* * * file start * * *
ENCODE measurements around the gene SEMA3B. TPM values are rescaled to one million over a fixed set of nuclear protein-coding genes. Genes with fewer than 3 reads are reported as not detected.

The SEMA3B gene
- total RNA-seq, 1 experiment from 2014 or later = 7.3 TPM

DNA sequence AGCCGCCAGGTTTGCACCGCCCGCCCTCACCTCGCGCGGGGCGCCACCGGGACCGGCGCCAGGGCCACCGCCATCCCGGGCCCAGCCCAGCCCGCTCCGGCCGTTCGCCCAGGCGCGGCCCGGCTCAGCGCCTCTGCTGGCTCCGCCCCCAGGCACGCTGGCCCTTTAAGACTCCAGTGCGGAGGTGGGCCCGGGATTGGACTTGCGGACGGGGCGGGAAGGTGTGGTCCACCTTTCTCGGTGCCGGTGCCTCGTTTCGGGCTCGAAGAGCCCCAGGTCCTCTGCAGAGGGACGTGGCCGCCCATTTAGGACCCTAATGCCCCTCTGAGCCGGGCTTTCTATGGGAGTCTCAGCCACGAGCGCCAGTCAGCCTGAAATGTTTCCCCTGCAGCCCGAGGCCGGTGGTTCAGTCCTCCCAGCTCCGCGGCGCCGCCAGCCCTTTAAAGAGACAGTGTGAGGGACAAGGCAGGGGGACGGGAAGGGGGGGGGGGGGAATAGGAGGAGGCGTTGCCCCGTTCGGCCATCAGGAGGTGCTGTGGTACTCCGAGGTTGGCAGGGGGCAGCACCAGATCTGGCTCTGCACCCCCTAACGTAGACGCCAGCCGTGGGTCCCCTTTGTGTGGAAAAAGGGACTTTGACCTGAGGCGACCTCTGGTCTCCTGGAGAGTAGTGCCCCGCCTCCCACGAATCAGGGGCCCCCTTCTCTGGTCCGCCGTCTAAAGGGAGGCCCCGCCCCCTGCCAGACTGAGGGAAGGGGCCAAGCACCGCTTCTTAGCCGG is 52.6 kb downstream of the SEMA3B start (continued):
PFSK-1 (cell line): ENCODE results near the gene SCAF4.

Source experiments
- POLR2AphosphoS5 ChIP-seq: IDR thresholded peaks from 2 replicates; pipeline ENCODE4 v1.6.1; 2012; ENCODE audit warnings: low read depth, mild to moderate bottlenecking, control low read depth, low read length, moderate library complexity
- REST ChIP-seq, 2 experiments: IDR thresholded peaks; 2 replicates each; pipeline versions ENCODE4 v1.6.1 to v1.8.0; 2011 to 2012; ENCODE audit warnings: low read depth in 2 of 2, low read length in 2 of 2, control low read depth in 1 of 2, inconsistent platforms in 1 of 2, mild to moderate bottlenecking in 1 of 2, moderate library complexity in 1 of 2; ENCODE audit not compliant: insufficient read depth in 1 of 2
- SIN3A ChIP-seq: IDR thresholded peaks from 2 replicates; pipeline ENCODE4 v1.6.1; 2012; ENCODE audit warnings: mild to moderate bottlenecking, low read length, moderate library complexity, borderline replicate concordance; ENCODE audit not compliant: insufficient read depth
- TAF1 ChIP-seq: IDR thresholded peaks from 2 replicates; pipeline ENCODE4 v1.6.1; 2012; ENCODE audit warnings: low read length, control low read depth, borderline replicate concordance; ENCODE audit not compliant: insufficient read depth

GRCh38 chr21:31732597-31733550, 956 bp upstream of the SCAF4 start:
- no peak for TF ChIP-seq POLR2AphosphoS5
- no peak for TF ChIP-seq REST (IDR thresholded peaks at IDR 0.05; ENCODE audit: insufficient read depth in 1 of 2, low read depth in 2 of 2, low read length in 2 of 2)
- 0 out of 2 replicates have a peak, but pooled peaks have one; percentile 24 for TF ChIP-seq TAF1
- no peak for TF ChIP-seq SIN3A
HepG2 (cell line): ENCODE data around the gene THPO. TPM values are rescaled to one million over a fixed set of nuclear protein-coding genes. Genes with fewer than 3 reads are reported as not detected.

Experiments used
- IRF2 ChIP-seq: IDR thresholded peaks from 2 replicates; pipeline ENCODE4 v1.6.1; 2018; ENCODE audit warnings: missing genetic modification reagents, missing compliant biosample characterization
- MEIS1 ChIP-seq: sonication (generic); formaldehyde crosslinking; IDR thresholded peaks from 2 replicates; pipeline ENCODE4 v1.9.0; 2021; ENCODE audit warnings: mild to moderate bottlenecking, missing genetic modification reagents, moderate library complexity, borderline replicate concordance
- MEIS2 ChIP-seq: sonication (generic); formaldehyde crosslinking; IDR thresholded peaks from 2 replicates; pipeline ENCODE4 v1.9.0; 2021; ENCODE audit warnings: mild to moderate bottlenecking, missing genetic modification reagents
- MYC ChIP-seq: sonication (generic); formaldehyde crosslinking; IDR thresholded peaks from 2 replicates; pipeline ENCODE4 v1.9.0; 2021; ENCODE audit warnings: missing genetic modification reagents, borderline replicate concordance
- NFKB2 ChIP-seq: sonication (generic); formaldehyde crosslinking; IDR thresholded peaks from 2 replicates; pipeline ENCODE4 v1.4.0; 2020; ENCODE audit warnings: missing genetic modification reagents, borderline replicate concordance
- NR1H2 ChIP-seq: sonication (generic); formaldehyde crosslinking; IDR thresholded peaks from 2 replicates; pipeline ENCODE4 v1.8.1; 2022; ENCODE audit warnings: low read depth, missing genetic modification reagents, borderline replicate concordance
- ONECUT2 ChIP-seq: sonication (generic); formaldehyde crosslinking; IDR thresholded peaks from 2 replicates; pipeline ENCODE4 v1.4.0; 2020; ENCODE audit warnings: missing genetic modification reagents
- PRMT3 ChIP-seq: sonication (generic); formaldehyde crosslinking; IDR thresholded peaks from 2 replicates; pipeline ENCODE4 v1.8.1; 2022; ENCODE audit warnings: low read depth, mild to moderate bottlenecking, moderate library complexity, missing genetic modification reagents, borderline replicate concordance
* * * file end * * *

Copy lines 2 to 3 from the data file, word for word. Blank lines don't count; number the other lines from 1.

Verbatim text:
The SEMA3B gene
- total RNA-seq, 1 experiment from 2014 or later = 7.3 TPM